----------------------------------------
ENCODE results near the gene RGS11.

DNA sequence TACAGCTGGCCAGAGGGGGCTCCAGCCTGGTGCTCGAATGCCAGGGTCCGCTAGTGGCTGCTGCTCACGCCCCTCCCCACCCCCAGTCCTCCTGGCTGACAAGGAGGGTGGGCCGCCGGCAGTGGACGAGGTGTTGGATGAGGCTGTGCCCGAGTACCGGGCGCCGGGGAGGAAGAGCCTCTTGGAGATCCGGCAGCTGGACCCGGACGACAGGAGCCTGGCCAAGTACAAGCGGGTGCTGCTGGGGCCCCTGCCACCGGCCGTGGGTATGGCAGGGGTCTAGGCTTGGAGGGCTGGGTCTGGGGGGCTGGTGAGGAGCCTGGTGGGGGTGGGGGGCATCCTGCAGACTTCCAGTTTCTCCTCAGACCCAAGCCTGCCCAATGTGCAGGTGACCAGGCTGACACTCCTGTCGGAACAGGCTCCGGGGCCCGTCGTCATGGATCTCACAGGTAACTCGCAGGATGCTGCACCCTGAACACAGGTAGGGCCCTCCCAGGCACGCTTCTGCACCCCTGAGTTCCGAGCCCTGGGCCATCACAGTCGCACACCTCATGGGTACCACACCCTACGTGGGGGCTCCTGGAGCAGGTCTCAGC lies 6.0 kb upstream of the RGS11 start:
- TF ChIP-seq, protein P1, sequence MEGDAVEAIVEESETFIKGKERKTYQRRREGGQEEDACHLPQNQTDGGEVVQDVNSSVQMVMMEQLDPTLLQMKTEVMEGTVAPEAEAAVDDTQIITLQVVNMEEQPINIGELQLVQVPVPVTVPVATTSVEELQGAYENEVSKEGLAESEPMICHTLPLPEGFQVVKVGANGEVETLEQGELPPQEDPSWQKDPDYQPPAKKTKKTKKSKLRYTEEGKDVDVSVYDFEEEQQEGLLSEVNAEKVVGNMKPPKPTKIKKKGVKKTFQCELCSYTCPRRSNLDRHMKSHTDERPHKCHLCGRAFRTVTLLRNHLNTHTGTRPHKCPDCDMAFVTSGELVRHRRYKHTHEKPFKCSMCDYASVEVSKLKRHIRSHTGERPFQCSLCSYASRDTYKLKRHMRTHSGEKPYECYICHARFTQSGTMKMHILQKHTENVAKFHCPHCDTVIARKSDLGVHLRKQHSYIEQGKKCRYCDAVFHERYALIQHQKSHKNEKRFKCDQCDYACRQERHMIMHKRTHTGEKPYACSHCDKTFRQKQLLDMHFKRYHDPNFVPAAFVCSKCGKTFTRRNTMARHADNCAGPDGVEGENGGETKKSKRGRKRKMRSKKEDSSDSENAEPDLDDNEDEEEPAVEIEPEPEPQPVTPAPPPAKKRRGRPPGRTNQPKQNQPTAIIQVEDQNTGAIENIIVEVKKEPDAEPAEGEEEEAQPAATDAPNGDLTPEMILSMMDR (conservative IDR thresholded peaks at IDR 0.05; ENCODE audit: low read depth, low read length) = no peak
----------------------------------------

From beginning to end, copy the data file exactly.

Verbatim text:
ENCODE results near the gene RGS11.

DNA sequence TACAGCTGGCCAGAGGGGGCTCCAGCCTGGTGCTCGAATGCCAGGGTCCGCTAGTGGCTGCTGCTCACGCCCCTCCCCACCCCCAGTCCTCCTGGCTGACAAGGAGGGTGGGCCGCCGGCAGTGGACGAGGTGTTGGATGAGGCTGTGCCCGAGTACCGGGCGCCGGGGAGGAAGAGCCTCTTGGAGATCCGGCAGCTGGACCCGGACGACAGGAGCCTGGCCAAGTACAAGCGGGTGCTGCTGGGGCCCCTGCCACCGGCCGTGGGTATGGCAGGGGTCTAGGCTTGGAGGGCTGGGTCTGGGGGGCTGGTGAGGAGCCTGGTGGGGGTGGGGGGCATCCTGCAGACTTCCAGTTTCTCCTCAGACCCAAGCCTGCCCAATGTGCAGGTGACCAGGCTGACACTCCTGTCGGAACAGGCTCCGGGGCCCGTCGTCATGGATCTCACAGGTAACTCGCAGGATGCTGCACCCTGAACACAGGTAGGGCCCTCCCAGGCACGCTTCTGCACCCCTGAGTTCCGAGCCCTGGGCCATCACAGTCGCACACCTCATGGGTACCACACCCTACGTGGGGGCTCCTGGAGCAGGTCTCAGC lies 6.0 kb upstream of the RGS11 start:
- TF ChIP-seq, protein P1, sequence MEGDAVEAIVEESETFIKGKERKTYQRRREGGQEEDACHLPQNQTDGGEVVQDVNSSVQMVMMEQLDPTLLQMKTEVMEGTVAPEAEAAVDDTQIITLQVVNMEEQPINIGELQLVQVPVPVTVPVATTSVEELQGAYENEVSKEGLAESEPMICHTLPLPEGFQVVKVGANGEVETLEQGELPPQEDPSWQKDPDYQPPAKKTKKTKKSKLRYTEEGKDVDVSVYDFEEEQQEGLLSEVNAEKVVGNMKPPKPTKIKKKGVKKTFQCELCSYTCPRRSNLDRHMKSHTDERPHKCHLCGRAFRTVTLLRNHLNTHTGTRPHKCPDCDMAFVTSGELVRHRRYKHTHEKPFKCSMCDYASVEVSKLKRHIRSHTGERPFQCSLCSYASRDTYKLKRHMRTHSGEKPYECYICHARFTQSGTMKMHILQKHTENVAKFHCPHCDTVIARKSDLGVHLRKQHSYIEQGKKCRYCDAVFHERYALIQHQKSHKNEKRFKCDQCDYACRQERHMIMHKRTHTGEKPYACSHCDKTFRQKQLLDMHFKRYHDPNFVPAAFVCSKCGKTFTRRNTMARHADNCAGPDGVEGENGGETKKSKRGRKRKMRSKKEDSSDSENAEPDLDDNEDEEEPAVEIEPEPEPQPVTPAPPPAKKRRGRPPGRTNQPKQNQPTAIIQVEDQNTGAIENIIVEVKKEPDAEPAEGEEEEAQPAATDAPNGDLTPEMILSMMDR (conservative IDR thresholded peaks at IDR 0.05; ENCODE audit: low read depth, low read length) = no peak